Check out these different views on the same story involving a US law suit between healthcare company Johnson & Johnson and the Red Cross charity:
As the WSJ Health Blog says about the case:
There are times when even the most fertile imagination would have trouble concocting fiction stranger than business reality.
J&J is famous in PR terms for the handling of its Tylenol crisis (albeit a “misleading myth“) and its Credo outlining its corporate values. Similarly, the Red Cross claims to be founded on humanitarian principles. Neither seems to be living up to their values here.
Regardless of the rights and wrongs here, both organisations will need medical attention for their reputations as a result of the public spat.
What this example shows more than anything is the value of understanding an organisation’s relationships – especially when they have historical depth.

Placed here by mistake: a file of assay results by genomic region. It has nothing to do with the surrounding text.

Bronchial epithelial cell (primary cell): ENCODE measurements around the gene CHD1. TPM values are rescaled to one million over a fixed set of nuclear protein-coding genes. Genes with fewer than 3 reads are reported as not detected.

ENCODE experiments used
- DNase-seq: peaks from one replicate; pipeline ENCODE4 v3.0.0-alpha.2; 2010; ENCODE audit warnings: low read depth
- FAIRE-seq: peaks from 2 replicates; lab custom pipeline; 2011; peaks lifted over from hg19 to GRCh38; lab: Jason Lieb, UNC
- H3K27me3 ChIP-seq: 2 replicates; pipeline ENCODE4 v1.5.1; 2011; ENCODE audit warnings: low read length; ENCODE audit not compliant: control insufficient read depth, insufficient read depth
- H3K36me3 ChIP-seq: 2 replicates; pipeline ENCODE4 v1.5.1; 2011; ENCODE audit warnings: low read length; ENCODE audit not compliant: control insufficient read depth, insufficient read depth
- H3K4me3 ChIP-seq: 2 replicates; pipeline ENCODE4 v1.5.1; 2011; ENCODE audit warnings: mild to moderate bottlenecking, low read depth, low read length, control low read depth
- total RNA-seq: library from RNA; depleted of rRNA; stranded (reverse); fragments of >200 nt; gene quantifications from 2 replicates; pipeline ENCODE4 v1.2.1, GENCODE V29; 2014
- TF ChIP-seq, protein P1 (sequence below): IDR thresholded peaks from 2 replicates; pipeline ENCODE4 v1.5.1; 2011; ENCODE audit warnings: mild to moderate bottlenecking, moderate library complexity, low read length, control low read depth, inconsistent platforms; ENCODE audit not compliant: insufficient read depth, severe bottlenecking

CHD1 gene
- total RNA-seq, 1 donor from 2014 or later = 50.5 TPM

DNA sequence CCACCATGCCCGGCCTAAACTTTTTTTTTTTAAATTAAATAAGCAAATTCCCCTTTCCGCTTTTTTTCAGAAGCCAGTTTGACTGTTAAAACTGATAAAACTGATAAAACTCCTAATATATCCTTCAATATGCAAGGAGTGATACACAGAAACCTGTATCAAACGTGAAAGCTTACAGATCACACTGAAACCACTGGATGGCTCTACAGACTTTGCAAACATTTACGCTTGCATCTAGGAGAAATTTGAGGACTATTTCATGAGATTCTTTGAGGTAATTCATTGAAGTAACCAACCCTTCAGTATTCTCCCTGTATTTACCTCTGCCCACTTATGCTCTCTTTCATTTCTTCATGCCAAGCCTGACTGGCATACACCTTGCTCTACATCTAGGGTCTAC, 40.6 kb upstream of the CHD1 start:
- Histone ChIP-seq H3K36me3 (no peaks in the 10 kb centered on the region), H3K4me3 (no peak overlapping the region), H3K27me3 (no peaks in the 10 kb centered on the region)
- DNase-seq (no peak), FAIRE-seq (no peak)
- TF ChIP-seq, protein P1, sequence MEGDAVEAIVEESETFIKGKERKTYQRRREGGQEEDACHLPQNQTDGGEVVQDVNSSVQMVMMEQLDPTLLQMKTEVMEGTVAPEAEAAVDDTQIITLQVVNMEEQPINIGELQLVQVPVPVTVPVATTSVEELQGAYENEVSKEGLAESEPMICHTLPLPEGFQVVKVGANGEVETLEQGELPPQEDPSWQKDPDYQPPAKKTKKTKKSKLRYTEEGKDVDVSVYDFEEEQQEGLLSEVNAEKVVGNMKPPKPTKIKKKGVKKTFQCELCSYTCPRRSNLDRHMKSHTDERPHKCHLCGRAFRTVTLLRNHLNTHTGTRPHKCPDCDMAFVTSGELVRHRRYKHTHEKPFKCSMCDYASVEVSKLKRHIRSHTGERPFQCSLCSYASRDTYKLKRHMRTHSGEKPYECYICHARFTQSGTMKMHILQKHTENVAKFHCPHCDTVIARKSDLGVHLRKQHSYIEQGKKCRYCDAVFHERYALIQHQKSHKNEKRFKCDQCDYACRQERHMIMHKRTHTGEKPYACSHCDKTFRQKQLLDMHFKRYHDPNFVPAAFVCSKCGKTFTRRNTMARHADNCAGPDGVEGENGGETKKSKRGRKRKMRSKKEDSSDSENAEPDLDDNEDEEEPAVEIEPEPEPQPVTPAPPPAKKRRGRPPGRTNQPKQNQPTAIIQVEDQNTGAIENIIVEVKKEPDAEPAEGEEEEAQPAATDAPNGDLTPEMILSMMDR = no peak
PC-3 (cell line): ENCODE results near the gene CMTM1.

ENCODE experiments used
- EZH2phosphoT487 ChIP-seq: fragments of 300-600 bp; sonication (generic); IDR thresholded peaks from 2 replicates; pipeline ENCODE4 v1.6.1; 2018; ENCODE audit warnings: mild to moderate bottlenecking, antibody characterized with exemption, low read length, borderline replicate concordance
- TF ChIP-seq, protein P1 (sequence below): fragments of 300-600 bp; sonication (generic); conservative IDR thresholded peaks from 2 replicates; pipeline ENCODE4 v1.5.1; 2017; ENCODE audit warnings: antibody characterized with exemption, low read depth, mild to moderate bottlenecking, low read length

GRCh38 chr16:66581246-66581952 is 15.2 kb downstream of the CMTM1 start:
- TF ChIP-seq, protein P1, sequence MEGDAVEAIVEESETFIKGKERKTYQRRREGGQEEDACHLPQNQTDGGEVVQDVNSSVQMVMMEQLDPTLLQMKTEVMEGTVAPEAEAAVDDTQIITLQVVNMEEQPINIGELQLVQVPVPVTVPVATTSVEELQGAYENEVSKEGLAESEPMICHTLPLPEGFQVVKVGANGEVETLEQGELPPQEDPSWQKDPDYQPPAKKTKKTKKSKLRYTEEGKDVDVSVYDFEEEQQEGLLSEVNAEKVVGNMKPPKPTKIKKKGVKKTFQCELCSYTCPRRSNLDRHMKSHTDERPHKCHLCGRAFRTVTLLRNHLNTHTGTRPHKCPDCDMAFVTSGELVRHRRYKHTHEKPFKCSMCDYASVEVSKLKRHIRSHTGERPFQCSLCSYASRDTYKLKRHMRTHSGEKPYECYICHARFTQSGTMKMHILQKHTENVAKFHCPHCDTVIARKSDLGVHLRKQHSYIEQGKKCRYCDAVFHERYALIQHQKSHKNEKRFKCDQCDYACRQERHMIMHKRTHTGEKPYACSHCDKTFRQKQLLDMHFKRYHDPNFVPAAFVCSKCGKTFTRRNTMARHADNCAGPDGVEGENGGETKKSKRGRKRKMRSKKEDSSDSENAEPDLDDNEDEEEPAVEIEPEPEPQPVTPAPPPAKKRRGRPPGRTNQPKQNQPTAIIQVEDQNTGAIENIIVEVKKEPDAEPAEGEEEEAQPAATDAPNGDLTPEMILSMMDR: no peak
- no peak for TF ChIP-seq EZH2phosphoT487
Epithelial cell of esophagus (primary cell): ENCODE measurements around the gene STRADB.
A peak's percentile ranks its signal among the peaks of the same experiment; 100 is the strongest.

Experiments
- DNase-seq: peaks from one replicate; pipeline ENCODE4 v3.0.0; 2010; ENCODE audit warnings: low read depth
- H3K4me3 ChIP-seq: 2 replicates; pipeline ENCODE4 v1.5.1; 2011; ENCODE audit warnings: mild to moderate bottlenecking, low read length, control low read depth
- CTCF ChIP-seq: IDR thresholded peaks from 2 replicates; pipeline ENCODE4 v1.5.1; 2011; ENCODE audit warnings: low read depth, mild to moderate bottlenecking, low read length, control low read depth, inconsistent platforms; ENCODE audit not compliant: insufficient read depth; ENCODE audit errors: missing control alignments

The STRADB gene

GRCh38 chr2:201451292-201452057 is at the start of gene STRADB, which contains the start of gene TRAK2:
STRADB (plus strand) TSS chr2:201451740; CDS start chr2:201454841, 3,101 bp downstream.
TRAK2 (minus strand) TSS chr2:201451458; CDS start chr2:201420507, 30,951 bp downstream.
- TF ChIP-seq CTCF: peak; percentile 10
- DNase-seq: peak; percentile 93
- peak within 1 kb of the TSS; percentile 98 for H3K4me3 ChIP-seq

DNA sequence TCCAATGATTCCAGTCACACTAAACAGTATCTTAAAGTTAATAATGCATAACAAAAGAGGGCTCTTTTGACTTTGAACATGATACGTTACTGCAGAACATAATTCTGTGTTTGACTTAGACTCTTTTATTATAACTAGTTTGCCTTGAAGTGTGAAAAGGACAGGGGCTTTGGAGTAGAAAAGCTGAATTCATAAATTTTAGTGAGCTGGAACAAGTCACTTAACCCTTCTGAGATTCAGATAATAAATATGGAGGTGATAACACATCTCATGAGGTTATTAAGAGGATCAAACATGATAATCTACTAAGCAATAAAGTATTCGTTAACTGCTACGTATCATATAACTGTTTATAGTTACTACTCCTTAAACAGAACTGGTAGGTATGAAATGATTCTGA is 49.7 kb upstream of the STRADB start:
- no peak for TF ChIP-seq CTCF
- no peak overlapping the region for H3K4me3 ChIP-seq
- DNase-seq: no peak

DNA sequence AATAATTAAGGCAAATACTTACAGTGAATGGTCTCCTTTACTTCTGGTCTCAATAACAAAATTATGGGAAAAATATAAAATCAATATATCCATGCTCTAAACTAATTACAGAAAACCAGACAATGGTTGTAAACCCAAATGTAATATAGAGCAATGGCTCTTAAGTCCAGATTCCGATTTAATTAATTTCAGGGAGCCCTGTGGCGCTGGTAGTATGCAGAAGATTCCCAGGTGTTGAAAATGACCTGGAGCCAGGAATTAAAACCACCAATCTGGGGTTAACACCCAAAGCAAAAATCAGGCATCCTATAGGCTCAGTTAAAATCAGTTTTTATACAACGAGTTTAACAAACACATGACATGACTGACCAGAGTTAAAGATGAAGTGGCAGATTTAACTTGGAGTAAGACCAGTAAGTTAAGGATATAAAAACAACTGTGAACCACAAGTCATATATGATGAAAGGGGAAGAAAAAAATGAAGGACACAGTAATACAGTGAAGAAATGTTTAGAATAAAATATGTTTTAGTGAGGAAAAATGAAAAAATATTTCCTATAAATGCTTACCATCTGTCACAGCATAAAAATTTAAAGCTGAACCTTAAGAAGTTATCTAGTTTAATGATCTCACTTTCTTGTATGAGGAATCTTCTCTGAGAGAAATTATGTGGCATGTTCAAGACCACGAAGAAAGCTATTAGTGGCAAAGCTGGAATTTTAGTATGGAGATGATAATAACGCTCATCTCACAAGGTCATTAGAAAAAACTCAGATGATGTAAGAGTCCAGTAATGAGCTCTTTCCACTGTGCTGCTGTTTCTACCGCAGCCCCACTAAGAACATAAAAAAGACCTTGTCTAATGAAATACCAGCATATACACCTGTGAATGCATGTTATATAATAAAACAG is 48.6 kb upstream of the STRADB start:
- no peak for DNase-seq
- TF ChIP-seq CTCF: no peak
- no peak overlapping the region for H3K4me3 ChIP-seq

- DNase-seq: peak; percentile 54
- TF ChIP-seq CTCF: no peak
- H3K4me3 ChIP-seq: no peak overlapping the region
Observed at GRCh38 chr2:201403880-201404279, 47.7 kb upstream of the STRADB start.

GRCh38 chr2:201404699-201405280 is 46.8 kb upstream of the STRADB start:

This was evident in the Ford-Bridgestone crisis from 2001 which led to the end of a 95-year relationship. Indeed, head of the car company, William J Ford, is the great-grandson of Henry Ford and, on his mother’s side, Harvey S. Firestone – who founded the two companies and were friends. [The Firestone company was sold to Bridgestone in 1988]
Instead of drawing on this family heritage to resolve the situation to the benefit of affected customers, the situation escalated harming both companies and showing little regard for those who had been involved in accidents or lost relatives.
Despite citing the J&J Tylenol case as his inspiration for handling the crisis, Ford chief executive, Jac Nasser soon left the company. The crisis has a legacy in PR textbooks – as how not to do things.
Will that be the fate of the current J&J-Red Cross fight? Surely, it would be better to work out a solution where each could benefit from the brand strengths of the other, instead of the escalating public criticism of both.